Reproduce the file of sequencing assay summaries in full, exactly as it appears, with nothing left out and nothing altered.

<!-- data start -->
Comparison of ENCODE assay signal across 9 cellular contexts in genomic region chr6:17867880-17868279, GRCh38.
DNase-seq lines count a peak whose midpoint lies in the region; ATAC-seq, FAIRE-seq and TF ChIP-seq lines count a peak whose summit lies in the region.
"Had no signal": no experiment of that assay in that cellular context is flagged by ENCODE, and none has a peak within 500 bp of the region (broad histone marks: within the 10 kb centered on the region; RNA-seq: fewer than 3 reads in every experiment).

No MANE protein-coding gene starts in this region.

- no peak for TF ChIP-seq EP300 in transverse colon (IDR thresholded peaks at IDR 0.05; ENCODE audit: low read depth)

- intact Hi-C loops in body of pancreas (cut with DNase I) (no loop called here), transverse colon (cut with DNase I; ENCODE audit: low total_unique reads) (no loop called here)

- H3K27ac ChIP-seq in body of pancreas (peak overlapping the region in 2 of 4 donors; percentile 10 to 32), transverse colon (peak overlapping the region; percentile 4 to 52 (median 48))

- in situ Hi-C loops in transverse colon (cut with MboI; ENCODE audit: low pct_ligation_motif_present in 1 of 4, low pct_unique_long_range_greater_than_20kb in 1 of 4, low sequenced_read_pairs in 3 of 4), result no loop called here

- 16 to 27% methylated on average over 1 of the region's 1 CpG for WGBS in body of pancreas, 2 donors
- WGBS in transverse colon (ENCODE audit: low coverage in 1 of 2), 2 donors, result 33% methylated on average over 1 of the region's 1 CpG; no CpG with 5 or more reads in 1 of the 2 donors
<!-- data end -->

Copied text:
Comparison of ENCODE assay signal across 9 cellular contexts in genomic region chr6:17867880-17868279, GRCh38.
DNase-seq lines count a peak whose midpoint lies in the region; ATAC-seq, FAIRE-seq and TF ChIP-seq lines count a peak whose summit lies in the region.
"Had no signal": no experiment of that assay in that cellular context is flagged by ENCODE, and none has a peak within 500 bp of the region (broad histone marks: within the 10 kb centered on the region; RNA-seq: fewer than 3 reads in every experiment).

No MANE protein-coding gene starts in this region.

- no peak for TF ChIP-seq EP300 in transverse colon (IDR thresholded peaks at IDR 0.05; ENCODE audit: low read depth)

- intact Hi-C loops in body of pancreas (cut with DNase I) (no loop called here), transverse colon (cut with DNase I; ENCODE audit: low total_unique reads) (no loop called here)

- H3K27ac ChIP-seq in body of pancreas (peak overlapping the region in 2 of 4 donors; percentile 10 to 32), transverse colon (peak overlapping the region; percentile 4 to 52 (median 48))

- in situ Hi-C loops in transverse colon (cut with MboI; ENCODE audit: low pct_ligation_motif_present in 1 of 4, low pct_unique_long_range_greater_than_20kb in 1 of 4, low sequenced_read_pairs in 3 of 4), result no loop called here

- 16 to 27% methylated on average over 1 of the region's 1 CpG for WGBS in body of pancreas, 2 donors
- WGBS in transverse colon (ENCODE audit: low coverage in 1 of 2), 2 donors, result 33% methylated on average over 1 of the region's 1 CpG; no CpG with 5 or more reads in 1 of the 2 donors